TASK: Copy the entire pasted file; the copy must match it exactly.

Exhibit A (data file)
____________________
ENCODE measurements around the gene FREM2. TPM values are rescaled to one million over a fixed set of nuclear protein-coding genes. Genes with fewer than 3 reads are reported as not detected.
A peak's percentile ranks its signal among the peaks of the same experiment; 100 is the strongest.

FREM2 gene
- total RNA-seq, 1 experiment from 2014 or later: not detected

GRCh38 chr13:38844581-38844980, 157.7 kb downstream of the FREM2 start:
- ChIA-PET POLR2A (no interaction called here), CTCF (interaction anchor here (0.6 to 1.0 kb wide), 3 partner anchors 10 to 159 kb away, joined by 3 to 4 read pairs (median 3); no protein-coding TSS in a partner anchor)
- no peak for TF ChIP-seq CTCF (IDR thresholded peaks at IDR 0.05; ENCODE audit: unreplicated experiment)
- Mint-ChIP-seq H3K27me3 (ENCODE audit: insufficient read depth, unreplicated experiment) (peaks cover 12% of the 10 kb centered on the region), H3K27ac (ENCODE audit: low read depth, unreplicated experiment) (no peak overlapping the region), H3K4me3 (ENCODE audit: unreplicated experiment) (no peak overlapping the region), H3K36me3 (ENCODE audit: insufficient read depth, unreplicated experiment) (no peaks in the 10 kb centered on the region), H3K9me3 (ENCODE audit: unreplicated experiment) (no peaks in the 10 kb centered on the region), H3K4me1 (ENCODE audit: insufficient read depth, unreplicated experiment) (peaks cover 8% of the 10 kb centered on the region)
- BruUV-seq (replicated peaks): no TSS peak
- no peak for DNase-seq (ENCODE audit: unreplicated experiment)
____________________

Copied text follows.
ENCODE measurements around the gene FREM2. TPM values are rescaled to one million over a fixed set of nuclear protein-coding genes. Genes with fewer than 3 reads are reported as not detected.
A peak's percentile ranks its signal among the peaks of the same experiment; 100 is the strongest.

FREM2 gene
- total RNA-seq, 1 experiment from 2014 or later: not detected

GRCh38 chr13:38844581-38844980, 157.7 kb downstream of the FREM2 start:
- ChIA-PET POLR2A (no interaction called here), CTCF (interaction anchor here (0.6 to 1.0 kb wide), 3 partner anchors 10 to 159 kb away, joined by 3 to 4 read pairs (median 3); no protein-coding TSS in a partner anchor)
- no peak for TF ChIP-seq CTCF (IDR thresholded peaks at IDR 0.05; ENCODE audit: unreplicated experiment)
- Mint-ChIP-seq H3K27me3 (ENCODE audit: insufficient read depth, unreplicated experiment) (peaks cover 12% of the 10 kb centered on the region), H3K27ac (ENCODE audit: low read depth, unreplicated experiment) (no peak overlapping the region), H3K4me3 (ENCODE audit: unreplicated experiment) (no peak overlapping the region), H3K36me3 (ENCODE audit: insufficient read depth, unreplicated experiment) (no peaks in the 10 kb centered on the region), H3K9me3 (ENCODE audit: unreplicated experiment) (no peaks in the 10 kb centered on the region), H3K4me1 (ENCODE audit: insufficient read depth, unreplicated experiment) (peaks cover 8% of the 10 kb centered on the region)
- BruUV-seq (replicated peaks): no TSS peak
- no peak for DNase-seq (ENCODE audit: unreplicated experiment)